PA PSRS Patient Saf Advis 2004 Dec;1(4):7-8.
Medication Errors Linked to Drug Name Confusion

Medication Errors

Approximately 25% of medication errors reported to national medication error reporting programs result from confusion with drug names that look or sound alike.1 A list of easily confused drug name pairs reported over the years to the Institute for Safe Medication Practices (ISMP) and U.S. Pharmacopeia (USP) is available online.2

A similarity of characters in brand drug names, generic names, and brand-to-generic names can lead to confusion. Similar-sounding drug names present additional problems. These similarities are compounded by practitioners attempting to keep up with the vast array of new products introduced to the marketplace, illegible handwriting, orally communicated prescriptions, similar labeling or packaging of medications, and incorrect selection of a drug names that may appear in close proximity (e.g., ZYPREXA/ZYRTEC) when entering orders into electronic order entry systems.

For example, ISMP recently wrote about a handwritten order for the bronchodilator FORADIL (formoterol) that was misinterpreted as TORADOL (ketorolac). In another report, a hospitalized patient reported taking “Plaxil” at home, but she was actually taking PLAVIX (clopidogrel). The admitting physician misinterpreted “Plaxil” as PAXIL (paroxetine) and prescribed this medication for the patient, which caused several days of severe disorientation.3

Eleven percent (11%) of the medication error reports submitted to PA-PSRS were classified as wrong drug errors, where one drug was prescribed, dispensed, or administered in place of another drug. Of those reports, 34% were due to confusion between similar medication names.

The most serious errors reported due to similar names involve high alert medications. Insulin products were involved in 9% of the reports, and 21% involved opiate narcotics. Errors involving opiate narcotics include name confusion between morphine and meperidine (DEMEROL) as well as name confusion between immediate release and sustained released opiate products such as morphine immediate release products and morphine sustained release products (MS CONTIN); and oxycodone and sustained release oxycodone (OXYCONTIN).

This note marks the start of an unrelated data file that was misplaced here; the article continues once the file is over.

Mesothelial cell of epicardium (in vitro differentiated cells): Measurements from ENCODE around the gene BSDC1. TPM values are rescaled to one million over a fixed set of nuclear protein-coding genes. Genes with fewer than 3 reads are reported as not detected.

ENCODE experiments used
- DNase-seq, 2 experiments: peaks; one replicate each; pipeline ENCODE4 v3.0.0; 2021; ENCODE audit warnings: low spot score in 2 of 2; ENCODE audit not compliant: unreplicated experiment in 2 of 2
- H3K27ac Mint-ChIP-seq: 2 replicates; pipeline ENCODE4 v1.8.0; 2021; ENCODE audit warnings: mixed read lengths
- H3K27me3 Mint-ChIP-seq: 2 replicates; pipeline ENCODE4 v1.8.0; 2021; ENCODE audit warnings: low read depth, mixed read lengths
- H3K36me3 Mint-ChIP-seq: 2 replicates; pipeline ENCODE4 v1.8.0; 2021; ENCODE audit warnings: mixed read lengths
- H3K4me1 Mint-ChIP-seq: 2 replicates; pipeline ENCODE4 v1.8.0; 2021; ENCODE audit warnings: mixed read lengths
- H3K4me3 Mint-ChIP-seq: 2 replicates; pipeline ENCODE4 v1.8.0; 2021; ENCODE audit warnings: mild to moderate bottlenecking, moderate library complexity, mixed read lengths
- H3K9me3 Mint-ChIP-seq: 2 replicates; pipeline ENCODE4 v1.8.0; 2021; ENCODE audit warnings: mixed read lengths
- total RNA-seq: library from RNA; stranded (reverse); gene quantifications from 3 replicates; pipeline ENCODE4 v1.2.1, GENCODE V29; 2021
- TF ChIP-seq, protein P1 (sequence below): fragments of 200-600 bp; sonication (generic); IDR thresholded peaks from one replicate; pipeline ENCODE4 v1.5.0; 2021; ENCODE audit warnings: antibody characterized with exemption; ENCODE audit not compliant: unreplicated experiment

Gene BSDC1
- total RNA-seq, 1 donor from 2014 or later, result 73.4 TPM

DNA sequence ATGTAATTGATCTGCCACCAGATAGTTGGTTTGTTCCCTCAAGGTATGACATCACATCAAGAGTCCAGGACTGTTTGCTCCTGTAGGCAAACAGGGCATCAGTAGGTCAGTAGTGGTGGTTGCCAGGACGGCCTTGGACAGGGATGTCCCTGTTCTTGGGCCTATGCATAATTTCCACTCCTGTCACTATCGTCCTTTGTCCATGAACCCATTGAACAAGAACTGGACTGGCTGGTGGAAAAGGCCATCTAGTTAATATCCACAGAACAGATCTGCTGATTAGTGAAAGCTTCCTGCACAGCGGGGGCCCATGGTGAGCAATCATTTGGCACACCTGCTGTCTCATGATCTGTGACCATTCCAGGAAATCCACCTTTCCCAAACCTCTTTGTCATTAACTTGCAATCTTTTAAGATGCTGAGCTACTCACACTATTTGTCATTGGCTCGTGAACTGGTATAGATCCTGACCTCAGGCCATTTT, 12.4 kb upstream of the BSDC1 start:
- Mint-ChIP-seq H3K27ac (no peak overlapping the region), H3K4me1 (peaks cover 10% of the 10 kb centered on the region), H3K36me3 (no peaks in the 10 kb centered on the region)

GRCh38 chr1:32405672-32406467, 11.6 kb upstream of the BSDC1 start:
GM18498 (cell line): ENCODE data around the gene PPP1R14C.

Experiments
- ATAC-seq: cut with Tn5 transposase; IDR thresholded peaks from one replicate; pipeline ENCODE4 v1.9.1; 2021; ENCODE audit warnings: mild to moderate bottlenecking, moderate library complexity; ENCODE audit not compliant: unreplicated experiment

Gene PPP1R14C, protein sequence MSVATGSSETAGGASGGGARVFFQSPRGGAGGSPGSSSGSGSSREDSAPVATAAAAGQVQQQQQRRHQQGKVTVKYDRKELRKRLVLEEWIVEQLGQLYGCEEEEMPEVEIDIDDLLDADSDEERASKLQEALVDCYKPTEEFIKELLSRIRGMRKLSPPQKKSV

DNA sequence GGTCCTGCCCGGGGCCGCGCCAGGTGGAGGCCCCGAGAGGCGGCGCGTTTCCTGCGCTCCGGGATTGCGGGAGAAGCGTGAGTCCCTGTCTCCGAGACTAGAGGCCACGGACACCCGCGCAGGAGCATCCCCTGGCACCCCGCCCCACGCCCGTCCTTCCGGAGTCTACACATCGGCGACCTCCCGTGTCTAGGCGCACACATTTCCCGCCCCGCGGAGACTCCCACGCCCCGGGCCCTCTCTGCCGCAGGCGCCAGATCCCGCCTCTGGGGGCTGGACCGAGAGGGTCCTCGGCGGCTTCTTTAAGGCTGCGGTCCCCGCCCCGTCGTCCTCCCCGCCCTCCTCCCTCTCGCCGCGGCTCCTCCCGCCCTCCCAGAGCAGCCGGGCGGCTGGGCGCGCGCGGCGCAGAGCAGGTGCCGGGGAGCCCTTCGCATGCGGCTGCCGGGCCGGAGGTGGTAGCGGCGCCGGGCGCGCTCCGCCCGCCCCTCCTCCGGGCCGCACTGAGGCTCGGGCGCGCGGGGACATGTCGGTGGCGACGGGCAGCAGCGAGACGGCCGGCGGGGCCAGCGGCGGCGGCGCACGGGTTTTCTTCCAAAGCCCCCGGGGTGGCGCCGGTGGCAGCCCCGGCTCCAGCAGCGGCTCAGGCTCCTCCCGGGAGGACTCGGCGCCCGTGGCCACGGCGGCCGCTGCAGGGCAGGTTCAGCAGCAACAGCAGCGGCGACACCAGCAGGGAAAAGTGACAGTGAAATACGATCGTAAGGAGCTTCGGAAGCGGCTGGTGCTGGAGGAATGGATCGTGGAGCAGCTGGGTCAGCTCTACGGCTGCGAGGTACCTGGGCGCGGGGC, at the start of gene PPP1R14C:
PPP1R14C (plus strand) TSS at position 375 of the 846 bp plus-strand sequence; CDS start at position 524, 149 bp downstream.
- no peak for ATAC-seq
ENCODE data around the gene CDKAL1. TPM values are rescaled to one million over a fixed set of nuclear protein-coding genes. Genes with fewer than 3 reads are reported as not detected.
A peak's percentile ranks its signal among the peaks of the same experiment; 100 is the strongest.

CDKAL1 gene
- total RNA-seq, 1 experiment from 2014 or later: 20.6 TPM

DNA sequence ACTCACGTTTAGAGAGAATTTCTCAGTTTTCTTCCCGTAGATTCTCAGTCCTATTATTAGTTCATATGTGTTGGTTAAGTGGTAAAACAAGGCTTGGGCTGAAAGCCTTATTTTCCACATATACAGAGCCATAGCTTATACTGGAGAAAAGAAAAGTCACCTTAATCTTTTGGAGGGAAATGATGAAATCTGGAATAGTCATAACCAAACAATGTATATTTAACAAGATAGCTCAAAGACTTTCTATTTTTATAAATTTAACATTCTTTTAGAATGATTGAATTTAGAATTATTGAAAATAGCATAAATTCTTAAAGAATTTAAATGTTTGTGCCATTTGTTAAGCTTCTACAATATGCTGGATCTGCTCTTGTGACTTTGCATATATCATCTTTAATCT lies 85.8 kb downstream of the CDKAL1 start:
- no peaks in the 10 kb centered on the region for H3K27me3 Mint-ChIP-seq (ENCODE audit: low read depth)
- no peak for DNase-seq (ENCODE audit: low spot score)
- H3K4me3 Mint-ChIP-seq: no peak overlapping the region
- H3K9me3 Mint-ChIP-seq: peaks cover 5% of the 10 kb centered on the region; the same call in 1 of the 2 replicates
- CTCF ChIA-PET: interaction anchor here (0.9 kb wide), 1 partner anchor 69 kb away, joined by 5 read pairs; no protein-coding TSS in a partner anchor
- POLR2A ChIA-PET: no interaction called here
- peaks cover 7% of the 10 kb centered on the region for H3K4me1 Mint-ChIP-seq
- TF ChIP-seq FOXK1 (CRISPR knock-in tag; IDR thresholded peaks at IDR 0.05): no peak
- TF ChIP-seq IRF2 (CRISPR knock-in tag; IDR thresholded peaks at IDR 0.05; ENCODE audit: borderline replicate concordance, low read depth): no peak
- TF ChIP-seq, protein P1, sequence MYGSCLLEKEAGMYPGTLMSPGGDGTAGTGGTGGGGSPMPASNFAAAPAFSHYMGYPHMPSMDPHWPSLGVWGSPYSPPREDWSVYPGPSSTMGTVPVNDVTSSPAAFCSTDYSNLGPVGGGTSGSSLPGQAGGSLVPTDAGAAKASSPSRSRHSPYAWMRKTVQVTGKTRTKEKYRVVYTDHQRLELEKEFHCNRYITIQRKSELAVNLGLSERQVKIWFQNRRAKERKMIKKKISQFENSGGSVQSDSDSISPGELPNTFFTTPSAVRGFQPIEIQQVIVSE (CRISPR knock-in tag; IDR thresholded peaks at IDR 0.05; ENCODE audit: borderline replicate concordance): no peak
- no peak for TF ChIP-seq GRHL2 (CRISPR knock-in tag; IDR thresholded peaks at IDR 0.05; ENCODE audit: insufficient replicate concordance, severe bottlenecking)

One of the most commonly confused name pairs reported to PA-PSRS has been morphine and hydromorphone. Thirty-two percent (32%) of the opiate/narcotic look-alike name reports include these two drugs. A number of events reported to national systems involving this combination have been fatal. In fact, mix-ups between these drugs are among the most common and most serious errors that occur involving two high-alert drugs, based on reports to national reporting programs. Contributing factors include the mistaken belief that hydromorphone is the generic name for morphine, as well as both drugs being available in 1 mg/mL, 2 mg/mL and 4 mg/mL prefilled syringes.4 We have also received reports involving mix-ups between the pegylated liposomal form of doxorubicin (DOXIL), instead of the conventional form, doxorubicin hydrochloride, as well as confusion between cephalosporin antibiotics.

Examples of error reports submitted to PA-PSRS include:

  • Six percent (6%) of all reports of name confusion occurred between alprazolam (XANAX) and lorazepam (ATIVAN).
  • Mix-ups between similar names of insulin products such as:
    HUMALOG and HUMALOG 75/25
    HUMALOG 75/25 and HUMULIN 70/30
    NOVOLOG 70/30 and NOVOLIN 70/30
  • Mix-ups between AVANDIA and COUMADIN, including one report where AVANDIA 4 mg was ordered but COUMADIN 4 mg was removed from floor stock and reports where COUMADIN was ordered but dispensed as AVANDIA. Similar errors have been reported outside of PA-PSRS, some with serious consequences.5
  • A prescriber incorrectly choosing nitroprusside sodium injection from an electronic order entry system, instead of nitroglycerin injection.
  • Reports of mix-ups between DEPO-PROVERA and DEPO-MEDROL.